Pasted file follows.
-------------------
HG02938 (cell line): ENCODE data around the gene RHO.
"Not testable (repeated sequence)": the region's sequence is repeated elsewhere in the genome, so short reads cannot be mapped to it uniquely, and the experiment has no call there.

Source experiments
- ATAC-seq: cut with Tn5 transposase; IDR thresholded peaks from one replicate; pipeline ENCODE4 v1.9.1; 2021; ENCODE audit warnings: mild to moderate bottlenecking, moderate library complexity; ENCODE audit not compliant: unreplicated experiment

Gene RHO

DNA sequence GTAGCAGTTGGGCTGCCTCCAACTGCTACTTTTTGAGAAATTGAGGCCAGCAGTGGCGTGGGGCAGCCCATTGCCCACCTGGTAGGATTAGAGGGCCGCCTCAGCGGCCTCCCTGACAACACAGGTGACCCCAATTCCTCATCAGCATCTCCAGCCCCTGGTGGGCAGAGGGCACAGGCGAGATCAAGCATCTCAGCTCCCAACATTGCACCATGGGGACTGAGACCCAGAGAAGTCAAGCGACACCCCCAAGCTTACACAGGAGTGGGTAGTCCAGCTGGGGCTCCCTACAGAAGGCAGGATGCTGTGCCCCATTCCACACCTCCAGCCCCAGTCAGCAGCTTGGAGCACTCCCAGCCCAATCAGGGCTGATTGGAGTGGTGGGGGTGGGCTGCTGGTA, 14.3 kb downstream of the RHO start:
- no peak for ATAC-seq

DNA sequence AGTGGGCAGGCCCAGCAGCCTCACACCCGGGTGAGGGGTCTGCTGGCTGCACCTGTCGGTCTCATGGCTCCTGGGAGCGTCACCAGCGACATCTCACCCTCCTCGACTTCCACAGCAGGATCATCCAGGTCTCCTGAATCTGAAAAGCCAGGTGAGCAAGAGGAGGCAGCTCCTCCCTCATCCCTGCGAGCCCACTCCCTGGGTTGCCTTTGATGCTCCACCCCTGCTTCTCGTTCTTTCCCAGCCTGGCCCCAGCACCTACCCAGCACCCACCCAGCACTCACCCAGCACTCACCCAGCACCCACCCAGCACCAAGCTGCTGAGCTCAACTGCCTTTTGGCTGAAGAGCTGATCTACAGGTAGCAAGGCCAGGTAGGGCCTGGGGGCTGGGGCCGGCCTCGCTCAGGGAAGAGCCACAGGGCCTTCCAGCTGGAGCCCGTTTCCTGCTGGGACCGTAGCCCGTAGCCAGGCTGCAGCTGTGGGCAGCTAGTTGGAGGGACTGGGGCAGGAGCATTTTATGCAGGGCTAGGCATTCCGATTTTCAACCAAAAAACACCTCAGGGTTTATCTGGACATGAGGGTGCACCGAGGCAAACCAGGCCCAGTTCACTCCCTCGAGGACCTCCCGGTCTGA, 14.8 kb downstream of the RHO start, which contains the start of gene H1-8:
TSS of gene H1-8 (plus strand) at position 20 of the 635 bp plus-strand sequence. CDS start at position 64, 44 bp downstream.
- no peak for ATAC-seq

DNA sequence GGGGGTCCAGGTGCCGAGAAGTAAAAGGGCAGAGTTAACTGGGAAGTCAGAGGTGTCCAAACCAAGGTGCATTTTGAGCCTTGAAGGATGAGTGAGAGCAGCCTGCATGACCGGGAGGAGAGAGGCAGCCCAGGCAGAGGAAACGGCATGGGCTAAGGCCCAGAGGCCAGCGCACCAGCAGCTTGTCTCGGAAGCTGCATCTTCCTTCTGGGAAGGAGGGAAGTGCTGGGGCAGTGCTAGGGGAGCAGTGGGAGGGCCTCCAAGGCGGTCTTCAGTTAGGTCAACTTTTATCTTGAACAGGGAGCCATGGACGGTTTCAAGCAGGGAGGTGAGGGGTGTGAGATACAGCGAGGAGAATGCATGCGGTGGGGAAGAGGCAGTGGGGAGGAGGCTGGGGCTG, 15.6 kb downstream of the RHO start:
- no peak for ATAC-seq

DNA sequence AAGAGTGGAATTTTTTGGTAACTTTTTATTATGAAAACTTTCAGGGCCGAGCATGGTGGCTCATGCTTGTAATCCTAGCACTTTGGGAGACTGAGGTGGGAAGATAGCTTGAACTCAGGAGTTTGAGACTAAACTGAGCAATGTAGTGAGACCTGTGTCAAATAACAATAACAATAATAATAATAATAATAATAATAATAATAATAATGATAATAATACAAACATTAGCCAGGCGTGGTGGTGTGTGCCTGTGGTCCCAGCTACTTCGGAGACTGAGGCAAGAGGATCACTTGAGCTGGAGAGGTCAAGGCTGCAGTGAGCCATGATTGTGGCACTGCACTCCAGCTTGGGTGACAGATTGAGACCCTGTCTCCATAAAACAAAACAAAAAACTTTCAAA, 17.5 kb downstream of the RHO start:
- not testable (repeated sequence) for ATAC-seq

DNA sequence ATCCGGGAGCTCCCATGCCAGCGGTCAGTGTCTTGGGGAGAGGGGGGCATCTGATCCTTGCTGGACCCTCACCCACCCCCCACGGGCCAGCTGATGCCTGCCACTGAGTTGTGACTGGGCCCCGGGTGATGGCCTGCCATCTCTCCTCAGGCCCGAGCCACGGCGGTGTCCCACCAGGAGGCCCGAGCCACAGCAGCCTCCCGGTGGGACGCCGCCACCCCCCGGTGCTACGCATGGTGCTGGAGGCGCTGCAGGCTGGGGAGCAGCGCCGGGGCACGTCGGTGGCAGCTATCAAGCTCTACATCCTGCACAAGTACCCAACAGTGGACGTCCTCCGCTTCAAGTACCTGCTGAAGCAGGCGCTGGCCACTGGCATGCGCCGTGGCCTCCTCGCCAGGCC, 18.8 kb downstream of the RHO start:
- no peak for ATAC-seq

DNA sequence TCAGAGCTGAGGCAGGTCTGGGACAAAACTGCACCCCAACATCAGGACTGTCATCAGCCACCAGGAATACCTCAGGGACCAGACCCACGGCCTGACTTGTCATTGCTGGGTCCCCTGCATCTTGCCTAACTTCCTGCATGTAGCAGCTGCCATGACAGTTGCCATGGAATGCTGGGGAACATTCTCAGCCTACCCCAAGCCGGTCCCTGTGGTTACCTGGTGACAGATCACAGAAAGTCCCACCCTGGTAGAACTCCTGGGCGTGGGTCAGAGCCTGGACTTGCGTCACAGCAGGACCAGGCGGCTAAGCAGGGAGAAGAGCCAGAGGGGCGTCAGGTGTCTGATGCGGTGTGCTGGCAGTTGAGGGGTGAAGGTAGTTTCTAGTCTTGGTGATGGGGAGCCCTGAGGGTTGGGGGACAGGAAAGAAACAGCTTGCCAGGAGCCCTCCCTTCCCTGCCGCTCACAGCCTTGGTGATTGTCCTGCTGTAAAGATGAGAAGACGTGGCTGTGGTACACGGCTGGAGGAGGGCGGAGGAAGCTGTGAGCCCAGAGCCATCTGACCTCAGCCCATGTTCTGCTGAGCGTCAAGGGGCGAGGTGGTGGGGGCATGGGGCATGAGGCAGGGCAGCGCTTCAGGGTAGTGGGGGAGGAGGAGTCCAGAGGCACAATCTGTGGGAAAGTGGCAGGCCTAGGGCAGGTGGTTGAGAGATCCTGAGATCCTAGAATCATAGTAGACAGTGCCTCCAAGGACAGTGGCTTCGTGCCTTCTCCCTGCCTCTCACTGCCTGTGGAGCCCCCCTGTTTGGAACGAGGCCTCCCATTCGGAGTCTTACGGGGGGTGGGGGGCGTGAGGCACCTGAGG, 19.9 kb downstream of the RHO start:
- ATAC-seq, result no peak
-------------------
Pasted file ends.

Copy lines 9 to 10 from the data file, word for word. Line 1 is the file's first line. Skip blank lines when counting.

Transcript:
TSS of gene H1-8 (plus strand) at position 20 of the 635 bp plus-strand sequence. CDS start at position 64, 44 bp downstream.
- no peak for ATAC-seq